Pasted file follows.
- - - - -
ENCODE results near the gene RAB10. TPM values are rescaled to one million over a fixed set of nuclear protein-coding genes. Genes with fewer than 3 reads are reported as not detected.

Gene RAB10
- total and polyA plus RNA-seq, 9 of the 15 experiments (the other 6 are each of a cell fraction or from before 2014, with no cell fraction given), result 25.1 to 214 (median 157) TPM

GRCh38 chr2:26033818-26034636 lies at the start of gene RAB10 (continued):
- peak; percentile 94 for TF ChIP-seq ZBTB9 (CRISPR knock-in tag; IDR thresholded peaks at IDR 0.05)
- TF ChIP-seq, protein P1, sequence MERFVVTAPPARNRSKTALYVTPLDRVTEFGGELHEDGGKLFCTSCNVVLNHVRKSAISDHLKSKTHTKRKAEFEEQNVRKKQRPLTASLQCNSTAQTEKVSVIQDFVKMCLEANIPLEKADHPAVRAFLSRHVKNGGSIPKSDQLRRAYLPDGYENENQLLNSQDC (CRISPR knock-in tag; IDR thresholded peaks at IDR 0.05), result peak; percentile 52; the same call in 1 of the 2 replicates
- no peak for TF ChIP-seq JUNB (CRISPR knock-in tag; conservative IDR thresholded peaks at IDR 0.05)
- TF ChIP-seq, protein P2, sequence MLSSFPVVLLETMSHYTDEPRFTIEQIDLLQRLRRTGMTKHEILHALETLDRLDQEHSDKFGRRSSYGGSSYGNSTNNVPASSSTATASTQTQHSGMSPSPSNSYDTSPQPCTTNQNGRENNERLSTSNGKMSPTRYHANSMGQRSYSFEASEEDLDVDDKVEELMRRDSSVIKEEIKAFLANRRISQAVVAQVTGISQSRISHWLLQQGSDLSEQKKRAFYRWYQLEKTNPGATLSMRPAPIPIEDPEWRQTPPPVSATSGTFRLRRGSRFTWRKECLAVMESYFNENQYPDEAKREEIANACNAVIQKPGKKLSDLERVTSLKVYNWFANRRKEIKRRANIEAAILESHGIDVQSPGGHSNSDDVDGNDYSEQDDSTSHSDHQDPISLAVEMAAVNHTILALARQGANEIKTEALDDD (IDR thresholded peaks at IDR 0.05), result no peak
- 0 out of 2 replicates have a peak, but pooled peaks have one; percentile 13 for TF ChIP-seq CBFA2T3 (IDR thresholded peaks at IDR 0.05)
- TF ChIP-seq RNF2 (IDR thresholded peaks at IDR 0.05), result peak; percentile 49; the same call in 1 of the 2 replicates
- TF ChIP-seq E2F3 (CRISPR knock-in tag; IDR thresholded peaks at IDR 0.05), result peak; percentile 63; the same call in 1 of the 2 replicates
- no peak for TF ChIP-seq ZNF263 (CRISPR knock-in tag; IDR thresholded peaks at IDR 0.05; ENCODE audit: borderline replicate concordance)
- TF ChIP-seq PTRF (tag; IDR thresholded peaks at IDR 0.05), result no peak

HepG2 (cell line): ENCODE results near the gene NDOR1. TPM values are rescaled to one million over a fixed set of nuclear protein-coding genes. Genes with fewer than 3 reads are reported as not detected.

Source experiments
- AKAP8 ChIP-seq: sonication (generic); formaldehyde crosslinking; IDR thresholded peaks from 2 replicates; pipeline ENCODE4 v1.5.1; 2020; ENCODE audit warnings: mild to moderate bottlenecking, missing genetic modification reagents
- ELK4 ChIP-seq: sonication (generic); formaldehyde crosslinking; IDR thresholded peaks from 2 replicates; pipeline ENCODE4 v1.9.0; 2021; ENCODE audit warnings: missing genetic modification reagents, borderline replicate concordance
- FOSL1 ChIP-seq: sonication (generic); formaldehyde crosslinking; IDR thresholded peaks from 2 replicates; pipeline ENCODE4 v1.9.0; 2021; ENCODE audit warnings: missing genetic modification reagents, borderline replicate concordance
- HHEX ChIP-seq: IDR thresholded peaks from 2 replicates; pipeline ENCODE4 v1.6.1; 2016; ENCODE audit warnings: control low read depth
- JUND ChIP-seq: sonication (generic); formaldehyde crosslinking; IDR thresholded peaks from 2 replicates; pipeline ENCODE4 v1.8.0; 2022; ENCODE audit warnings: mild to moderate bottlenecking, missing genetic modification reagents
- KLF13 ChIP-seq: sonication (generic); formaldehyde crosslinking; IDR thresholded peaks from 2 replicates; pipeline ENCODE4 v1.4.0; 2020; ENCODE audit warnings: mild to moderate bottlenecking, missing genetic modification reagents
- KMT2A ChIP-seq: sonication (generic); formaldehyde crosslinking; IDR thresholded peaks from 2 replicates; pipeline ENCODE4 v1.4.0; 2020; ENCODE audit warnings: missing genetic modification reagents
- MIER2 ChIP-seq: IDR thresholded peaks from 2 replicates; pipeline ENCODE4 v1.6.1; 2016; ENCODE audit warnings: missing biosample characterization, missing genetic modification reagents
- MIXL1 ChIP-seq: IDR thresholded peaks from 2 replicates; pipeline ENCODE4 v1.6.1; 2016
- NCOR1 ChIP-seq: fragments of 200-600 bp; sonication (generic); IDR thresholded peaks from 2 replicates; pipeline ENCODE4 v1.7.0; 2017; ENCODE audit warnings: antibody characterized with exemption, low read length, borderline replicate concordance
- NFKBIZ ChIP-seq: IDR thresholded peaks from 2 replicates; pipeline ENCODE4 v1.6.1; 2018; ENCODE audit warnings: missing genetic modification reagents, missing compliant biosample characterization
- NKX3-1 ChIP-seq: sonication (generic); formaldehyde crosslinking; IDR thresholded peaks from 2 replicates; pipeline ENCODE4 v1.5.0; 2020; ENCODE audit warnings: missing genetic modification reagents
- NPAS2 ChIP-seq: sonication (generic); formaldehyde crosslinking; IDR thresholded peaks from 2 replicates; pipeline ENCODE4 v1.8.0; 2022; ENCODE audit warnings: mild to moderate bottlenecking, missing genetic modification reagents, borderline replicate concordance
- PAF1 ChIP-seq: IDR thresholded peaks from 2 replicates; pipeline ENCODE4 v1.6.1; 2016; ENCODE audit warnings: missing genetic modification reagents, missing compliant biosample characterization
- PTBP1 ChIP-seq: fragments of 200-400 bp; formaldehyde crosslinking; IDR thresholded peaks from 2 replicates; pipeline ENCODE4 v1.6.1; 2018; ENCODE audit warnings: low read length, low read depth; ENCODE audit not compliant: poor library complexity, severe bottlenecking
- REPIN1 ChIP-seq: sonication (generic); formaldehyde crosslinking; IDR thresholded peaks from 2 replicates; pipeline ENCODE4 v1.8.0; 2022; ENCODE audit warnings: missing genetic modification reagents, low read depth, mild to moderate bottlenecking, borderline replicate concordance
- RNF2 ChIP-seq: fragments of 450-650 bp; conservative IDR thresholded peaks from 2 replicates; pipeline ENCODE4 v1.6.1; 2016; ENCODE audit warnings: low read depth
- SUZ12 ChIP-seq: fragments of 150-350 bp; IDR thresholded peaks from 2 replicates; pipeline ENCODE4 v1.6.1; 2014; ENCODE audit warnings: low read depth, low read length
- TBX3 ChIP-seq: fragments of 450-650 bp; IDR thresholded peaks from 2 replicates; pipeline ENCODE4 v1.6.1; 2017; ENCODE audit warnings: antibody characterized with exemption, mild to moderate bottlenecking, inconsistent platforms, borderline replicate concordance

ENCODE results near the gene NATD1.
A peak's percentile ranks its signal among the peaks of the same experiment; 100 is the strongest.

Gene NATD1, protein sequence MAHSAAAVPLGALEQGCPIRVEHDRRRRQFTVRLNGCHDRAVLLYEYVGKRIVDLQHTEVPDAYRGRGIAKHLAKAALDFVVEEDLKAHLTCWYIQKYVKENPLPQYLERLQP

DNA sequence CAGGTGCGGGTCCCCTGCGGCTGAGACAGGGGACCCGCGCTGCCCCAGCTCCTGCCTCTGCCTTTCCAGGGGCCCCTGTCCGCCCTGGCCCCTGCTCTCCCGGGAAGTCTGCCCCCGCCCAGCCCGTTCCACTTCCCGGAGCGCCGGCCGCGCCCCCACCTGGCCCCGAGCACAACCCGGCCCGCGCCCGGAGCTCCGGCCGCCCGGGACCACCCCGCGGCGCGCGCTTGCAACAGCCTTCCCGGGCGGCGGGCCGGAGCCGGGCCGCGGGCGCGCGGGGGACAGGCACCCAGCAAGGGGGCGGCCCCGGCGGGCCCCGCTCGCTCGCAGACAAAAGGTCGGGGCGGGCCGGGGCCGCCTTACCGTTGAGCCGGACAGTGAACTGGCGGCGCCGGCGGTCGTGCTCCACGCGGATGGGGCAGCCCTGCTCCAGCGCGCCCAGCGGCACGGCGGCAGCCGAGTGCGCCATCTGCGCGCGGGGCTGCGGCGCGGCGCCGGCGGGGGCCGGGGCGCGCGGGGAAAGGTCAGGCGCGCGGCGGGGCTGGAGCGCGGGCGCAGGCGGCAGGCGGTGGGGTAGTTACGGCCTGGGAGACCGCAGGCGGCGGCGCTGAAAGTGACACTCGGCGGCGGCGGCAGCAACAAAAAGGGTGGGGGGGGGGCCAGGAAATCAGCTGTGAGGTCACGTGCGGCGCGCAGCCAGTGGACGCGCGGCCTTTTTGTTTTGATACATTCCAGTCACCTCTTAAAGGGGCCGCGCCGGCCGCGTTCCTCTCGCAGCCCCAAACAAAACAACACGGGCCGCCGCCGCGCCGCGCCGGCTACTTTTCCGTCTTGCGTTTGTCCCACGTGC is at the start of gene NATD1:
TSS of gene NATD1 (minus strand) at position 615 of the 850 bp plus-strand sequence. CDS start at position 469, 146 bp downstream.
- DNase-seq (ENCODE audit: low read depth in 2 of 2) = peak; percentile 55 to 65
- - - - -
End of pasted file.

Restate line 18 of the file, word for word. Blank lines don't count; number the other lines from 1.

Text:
- FOSL1 ChIP-seq: sonication (generic); formaldehyde crosslinking; IDR thresholded peaks from 2 replicates; pipeline ENCODE4 v1.9.0; 2021; ENCODE audit warnings: missing genetic modification reagents, borderline replicate concordance